NEW YORK – Some relatives of Sept. 11 victims say a government program designed to help them doesn't go far enough.
On Thursday it was announced that families of the victims would receive, on average, $1.65 million from the program. The funds are meant to compensate for economic losses wrought by the disaster, as well as help relatives deal with their pain and suffering.
But many relatives believe the program is insufficient. Bill Doyle, whose 25-year-old son Joseph worked at Cantor Fitzgerald in the World Trade Center, called the plan a "disgrace," suggesting that the average figure was "incredibly low."
For many of the families, the compensation payments would come on top of thousands of dollars they are receiving from charity groups. The amount of money they would collect from the new fund would not be affected by how much they receive from charities.
At a news conference Thursday, Kenneth Feinberg, the lawyer in charge of the fund, said it was "an unprecedented display of taxpayers' generosity." The fund was set up in September as part of a $15 billion airline bailout bill passed by Congress.
But Feinberg later told The Associated Press that he doubted the money would satisfy people who had lost a loved one. "They are just so caught up in the horror of what they've gone through that I think they have different expectations," said Feinberg, who said he has spoken with hundreds of victims' relatives.
Irene Boehm, whose husband was killed in one of the towers, was skeptical that a cash award could account for her pain and suffering.
"They should have been at my house Tuesday when they came to tell me they had identified my husband's remains and then they would see that the figures for pain and suffering are ludicrous," she said. "No amount of money is ever going to replace him but my children should never have to want for anything."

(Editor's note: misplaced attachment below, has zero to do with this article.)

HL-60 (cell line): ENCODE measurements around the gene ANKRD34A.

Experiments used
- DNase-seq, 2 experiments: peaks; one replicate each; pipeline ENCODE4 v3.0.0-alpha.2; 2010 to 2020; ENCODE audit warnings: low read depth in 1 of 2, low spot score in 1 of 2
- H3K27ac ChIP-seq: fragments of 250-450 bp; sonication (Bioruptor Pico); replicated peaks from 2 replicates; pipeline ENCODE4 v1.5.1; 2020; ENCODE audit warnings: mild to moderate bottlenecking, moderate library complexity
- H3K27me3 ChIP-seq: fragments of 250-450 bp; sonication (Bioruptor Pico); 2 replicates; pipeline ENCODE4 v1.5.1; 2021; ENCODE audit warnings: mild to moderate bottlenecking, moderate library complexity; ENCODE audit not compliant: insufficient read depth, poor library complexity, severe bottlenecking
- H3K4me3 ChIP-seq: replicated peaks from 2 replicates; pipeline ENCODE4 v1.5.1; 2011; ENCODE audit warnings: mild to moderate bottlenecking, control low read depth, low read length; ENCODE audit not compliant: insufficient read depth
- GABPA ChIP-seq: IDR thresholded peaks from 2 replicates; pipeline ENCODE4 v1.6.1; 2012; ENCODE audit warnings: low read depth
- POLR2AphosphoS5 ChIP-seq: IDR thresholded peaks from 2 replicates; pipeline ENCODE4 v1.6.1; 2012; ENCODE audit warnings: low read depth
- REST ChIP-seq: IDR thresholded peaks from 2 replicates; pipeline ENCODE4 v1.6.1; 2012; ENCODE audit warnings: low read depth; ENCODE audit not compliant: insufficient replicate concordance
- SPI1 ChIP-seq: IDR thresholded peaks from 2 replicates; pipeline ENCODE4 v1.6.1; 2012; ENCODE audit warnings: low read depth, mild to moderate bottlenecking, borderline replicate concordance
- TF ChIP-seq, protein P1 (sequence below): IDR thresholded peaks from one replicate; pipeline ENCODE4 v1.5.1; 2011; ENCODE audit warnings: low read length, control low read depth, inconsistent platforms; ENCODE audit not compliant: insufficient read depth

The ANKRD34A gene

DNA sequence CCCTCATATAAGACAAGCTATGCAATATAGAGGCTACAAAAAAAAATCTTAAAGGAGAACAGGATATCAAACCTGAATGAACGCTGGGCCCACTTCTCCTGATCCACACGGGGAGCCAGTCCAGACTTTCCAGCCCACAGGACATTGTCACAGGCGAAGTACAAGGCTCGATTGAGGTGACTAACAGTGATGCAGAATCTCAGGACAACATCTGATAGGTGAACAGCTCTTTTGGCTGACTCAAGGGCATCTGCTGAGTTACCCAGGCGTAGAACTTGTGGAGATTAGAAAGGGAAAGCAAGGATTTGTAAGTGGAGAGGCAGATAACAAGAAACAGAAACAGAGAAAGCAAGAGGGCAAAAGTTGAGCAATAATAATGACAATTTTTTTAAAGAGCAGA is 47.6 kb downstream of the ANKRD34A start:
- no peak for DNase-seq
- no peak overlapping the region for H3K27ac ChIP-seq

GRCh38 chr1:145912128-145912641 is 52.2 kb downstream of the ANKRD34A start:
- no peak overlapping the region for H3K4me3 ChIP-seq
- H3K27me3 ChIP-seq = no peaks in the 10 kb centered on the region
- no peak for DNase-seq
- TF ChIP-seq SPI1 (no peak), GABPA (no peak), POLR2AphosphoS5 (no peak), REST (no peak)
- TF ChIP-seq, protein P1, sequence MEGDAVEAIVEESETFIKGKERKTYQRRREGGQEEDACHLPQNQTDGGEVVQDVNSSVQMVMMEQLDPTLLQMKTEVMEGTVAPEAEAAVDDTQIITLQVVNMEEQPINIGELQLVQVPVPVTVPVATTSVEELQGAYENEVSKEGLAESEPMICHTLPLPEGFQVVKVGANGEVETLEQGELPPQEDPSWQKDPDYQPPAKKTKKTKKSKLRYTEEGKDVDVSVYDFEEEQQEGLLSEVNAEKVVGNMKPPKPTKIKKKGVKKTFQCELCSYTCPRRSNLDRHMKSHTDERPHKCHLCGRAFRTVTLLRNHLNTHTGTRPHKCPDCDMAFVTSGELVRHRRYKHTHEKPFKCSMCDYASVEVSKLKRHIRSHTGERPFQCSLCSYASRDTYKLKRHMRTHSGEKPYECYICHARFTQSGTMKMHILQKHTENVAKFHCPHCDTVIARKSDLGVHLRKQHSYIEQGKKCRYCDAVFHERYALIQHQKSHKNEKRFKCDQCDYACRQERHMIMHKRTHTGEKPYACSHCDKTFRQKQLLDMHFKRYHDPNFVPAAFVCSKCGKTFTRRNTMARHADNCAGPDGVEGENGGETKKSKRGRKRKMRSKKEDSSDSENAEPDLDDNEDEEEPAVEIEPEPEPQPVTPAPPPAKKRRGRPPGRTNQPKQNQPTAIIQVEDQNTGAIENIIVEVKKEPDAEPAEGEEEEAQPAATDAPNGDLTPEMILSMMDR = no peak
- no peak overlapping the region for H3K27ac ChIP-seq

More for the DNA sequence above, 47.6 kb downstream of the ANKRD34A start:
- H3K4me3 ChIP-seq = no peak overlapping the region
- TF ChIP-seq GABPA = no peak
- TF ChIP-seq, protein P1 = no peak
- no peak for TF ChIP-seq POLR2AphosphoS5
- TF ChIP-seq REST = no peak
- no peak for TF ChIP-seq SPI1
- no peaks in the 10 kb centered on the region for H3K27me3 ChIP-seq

Rochelle Gerlich of Monroe, Conn., was relieved to learn she would be financially secure for a while. But she said the money would do nothing to assuage the grief over the loss of her husband, Robert.
"It's not even close to ... having my husband here," she said tearfully.
The size of compensation payments would depend largely on the size of the victim's family, the victim’s age and the victim’s earnings. Survivors of a low-income, 60-year-old bachelor may receive $300,000, while those of a high-earning 35-year-old with two children could receive $3.8 million.
Life insurance and pension fund payments would bring down the amount of the awards. Citing those deductions, some said the average compensation figure is misleading.
"I am very concerned that the number that has been released has been misrepresented," said Nikki Stern, whose husband, James E. Potorti, was killed at the trade center.
More than 3,000 people were killed in the attacks at the trade center and Pentagon and in the plane crash in Pennsylvania.
Those seriously injured in the attacks are also eligible for federal compensation based on the severity of their injuries. And Congress on Thursday moved to waive income taxes and provide payroll tax relief to the families of victims.
Relatives who take compensation money would largely give up their right to sue — and some may not be willing to do that.
"Personally I think Mr. Feinberg has tied up the legal system for 10 years," Bill Doyle said. "People will file suit — including myself."
Those filing claims can receive advance payments of $50,000, or $25,000 for injured victims. Feinberg said that in cases where there is no doubt about who is entitled to the payments, the first checks could be issued within days after an application is submitted. The Justice Department will begin accepting claims Friday and the first partial checks could be issued before New Year's.
"We do not want to drag our feet with red tape and bureaucracy," Feinberg said.
He said he hopes every claim can be paid in full within months. Deciding who is entitled to the money, and determining whether same-sex partners are eligible, will depend on the laws of the states where the victims lived.
The Associated Press contributed to this report.